Ecology of San Francisco Bay, Part 2

Don Edwards San Francisco Bay National Wildlife Refuge.

This is a salt marsh habitat restoration project in south San Francisco Bay in the town of Newark just across the Dunbarton Bridge from Palo Alto. Salt marshes are very productive habitats from an ecological perspective. Most of California's salt marshes have been destroyed. In south San Francisco Bay, many salt marshes were converted to salt ponds to produce commercial-grade salt from the evaporation of salty Bay water. Though man-made, salt ponds attract and sustain their own wildlife ecologies. Learning how to balance the interests of both salt pond and salt marsh ecologies is an ongoing focus of restoration ecology.

I'd never been here before. I thought it would be interesting to see a salt marsh on my own before I go with the class.

The Bay marshes are on the other side of this hill. I see they've also done a lot of native plant restoration.


Flowers of Arbutus menziesii (Ericaceae)


Salvia spathacea and Ceanothus...'Julia Phelps'?


The Ceanothus buds go from plummy purple to rosy pink before the flowers open.


Salvia mellifera, right?


The salt ponds and marshes on the other side of the hill. That's a former hunting cabin, rather restored I think.


Clear biotic zonation where the pickleweed meets the dry upland.


Pickleweed (Salicornia sp., Chenopodiaceae). Chenopods have none of the symbioitic relationships with mycorrhizzal fungi that help other plants survive in adverse climate situations growing conditions. Pickleweed as its own adaptations to living in briny waters.


Pickleweed migrates salt from roots to shoots and compartmentalizes the salt in extremity plant part. Then the plant scissions the salty extremity and lets it fall off.

Some bird sightings:


I think this is a dowitcher, possibly a winter?


The black-necked stilt, Himantopus mexicanus.


The Peterson Guide says, "A large, extremely thin wader; black above, white below. Note the grotesquely long red legs and needle-like bill. In flight, the black unpatterned wings contrast strikingly with the white tail, wing, and underparts.

Voice: A sharp yipping: kyip kyip kyip.

Well, I didn't hear any of that. But he took off and his legs were very long.


And then this dude jogged past me with his long, stilt-like legs. You can't make it up, folks.


I think the technical name for this one is "little brown bird".


Mallards, Anas platyrhynchos.


The silty clay dredged up to shore the levees was interesting in its own way too.


Lots of embedded oyster shells.





These might be identified in the plant key handout for the reserve. I'll look them up later.




Lots of Chlorogalum.


I've never seen it so profuse in a disturbed space like this.


This little lupine is starving for something. Maybe water?



Lots of small den-like structures in the marsh.




Time to go.

Introduction and TOC.


Aunt Debbi/kurts mom said...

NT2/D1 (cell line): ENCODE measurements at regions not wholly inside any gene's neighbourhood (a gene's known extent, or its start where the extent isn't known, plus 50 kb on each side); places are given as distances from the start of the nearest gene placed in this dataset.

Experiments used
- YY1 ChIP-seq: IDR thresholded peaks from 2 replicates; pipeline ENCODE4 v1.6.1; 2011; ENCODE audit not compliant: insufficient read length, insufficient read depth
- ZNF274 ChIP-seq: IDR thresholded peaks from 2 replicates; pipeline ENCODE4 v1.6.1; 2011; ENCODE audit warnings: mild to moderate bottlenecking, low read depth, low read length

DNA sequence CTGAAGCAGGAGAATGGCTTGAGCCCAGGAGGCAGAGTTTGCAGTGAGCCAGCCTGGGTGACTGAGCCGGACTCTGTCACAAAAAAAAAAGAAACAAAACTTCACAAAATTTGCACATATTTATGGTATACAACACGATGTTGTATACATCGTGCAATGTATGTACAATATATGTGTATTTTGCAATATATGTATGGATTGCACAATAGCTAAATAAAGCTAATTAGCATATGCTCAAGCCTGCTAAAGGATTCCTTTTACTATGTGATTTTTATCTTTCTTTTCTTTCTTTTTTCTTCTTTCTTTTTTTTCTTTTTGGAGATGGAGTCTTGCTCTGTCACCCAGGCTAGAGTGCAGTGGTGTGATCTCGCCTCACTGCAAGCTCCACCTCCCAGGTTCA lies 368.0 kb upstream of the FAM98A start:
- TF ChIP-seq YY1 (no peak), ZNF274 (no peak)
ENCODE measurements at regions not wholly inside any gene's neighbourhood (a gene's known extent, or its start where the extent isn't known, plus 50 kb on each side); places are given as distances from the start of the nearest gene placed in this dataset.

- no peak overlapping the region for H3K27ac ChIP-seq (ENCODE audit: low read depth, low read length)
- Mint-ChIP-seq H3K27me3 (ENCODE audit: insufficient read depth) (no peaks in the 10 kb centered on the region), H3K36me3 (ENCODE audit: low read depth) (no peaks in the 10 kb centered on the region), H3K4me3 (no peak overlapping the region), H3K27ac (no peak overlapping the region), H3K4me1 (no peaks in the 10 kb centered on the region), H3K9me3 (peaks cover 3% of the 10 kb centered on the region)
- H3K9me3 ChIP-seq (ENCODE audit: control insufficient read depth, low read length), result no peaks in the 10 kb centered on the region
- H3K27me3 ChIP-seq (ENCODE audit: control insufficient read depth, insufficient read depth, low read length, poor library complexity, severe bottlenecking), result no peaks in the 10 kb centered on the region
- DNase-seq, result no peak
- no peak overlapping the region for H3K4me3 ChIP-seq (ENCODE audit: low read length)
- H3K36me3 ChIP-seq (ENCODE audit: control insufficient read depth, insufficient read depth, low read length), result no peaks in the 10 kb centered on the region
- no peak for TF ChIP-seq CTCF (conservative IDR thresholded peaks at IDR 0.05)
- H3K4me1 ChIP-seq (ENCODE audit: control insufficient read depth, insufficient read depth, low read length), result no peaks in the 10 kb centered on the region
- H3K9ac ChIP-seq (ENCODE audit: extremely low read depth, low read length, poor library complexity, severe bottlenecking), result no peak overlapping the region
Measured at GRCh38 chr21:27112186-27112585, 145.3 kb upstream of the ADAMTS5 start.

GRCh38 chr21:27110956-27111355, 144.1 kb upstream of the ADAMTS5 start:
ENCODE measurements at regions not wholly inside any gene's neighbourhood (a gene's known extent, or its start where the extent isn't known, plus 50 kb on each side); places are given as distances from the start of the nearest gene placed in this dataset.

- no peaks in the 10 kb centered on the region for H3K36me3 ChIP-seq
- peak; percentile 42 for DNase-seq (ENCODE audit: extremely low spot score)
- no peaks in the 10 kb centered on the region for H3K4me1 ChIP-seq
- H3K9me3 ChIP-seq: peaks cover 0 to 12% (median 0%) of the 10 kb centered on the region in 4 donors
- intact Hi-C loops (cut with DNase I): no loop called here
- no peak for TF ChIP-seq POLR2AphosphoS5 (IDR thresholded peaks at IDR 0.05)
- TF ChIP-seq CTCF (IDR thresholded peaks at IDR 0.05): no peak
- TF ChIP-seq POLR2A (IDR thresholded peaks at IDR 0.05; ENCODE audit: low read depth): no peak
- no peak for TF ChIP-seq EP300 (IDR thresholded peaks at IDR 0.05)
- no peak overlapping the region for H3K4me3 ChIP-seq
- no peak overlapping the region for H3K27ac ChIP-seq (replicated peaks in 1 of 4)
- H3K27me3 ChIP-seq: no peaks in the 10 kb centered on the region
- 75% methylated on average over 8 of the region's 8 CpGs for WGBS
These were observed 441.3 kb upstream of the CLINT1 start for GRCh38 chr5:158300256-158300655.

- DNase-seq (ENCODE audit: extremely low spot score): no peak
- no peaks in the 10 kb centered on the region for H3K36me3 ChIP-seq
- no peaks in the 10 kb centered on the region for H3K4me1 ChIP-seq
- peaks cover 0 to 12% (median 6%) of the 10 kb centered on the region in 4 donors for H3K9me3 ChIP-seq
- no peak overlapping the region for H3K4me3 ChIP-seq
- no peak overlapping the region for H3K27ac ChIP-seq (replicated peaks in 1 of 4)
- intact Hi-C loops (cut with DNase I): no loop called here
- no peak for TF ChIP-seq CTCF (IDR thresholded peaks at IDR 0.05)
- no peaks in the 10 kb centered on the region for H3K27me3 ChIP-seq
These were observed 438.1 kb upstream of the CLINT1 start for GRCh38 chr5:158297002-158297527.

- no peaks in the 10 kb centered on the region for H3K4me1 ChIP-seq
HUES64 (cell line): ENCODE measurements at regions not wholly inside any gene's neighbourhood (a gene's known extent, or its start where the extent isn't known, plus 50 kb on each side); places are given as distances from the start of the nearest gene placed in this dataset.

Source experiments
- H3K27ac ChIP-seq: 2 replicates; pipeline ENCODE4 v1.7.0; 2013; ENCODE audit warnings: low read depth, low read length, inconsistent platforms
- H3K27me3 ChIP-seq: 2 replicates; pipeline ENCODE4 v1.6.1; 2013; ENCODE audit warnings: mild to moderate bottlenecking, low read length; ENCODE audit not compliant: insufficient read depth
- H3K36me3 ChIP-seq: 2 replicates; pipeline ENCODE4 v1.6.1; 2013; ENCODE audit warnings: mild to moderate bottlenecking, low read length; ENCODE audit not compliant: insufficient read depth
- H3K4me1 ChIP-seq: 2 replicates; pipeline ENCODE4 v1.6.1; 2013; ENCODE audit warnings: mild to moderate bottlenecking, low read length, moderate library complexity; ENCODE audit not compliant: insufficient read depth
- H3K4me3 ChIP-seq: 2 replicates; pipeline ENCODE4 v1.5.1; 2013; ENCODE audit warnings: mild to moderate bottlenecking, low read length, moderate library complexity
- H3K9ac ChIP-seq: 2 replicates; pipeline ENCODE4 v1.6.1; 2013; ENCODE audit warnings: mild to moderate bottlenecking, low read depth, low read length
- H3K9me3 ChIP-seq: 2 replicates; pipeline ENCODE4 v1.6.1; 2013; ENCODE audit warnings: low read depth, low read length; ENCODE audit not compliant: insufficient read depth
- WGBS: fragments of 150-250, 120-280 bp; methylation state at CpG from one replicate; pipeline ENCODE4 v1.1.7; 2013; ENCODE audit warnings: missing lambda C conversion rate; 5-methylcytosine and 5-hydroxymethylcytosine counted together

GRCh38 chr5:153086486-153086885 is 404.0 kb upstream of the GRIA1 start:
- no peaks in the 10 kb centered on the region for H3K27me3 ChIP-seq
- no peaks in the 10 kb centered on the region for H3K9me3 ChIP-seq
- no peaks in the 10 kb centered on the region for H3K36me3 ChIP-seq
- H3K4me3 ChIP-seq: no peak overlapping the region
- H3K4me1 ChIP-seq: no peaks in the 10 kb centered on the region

Very cool. It makes me happy to think they are being restored. We are trying to do the same with grasslands here.

Unknown said...

Alright, it's SO not native here, but I can't help but want to plant California poppies this year. That's a luscious color there.

(Btw, I have those Little Brown Birds all over my backyard, too!)

Hans said...

The first thistle is non-native, milk thistle. Native to the meditteranean.

JvA said...

Hmm. I don't remember my Julia Phelps buds looking quite that light a pink when they were about to burst. And I think the blossoms might be a bit darker blue.

Here's a photo of one of my Julia Phelps plants at about that same stage (which doesn't happen until early/mid April in Seattle):


But maybe the plants look different in different regions, or at different states of maturity. And maybe I don't know what I'm talking about.

I can't wait for them to go off again this year. They're going to be so much bigger and bluer than last year! They're really thriving in our backyard, hurray!

chuck b. said...

Yeah, I think you're right. Julia Phelps gets confused with Dark Star. Cultivars should look the same where ever they grow. I think the leaves on these are too big to be J. Phelps.

I need to read that Ceanothus book.

Annie in Austin said...

Milk thistle is the variegated dandelionish plant? It could work for alien vegetation in a star trek movie.

Nothing familiar but much that is interesting! Thanks, Chuck.

Annie at the Transplantable Rose

Frances, said...

Like Annie, most are so foreign but all are lovely. I want to know what are they hunting in a cabin so out in the open? Or were?

Frances at Faire Garden

lisa said...

Very interesting! I say the mystery plants are "mottle thistle" and "wart thistle"...but the real names will be much more scientific.

Weeping Sore said...

Thanks for the lovely scenic nature tour and botany lesson. The only species I recognized for sure was the brown bird - yep, I'd know him anywhere. Oh, and the jogger.

Gardener of La Mancha said...

The purple flower looks like the non-native wild radish, Raphanis sp. It's a common plant around our marshes too.